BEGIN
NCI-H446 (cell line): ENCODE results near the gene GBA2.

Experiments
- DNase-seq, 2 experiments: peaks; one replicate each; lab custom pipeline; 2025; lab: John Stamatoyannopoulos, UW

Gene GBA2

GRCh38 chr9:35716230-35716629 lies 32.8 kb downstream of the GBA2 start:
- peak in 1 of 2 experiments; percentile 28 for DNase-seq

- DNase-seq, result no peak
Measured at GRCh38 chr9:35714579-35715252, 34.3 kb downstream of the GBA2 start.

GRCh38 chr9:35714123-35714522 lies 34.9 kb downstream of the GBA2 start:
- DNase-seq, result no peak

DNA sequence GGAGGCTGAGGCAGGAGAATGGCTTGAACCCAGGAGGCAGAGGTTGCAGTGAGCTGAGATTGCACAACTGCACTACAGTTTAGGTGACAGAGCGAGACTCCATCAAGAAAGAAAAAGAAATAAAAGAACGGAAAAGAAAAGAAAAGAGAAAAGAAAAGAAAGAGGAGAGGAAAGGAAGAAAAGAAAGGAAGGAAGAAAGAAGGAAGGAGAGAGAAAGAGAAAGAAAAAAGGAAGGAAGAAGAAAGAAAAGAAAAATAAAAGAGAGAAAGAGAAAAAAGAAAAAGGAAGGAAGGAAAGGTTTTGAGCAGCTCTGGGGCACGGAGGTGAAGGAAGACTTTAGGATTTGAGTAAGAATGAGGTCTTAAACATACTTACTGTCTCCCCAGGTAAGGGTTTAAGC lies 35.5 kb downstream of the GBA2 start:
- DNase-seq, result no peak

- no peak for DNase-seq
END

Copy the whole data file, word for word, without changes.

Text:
NCI-H446 (cell line): ENCODE results near the gene GBA2.

Experiments
- DNase-seq, 2 experiments: peaks; one replicate each; lab custom pipeline; 2025; lab: John Stamatoyannopoulos, UW

Gene GBA2

GRCh38 chr9:35716230-35716629 lies 32.8 kb downstream of the GBA2 start:
- peak in 1 of 2 experiments; percentile 28 for DNase-seq

- DNase-seq, result no peak
Measured at GRCh38 chr9:35714579-35715252, 34.3 kb downstream of the GBA2 start.

GRCh38 chr9:35714123-35714522 lies 34.9 kb downstream of the GBA2 start:
- DNase-seq, result no peak

DNA sequence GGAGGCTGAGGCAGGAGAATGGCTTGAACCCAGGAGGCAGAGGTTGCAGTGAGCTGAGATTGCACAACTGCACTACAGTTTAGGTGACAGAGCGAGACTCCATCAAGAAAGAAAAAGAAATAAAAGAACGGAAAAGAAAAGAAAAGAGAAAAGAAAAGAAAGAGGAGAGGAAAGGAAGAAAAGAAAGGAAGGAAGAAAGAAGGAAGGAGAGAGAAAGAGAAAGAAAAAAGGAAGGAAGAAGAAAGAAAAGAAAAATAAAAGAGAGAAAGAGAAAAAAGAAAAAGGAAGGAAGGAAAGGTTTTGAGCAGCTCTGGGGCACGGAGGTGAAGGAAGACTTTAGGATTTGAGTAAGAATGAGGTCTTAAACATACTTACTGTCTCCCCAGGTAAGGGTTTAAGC lies 35.5 kb downstream of the GBA2 start:
- DNase-seq, result no peak

- no peak for DNase-seq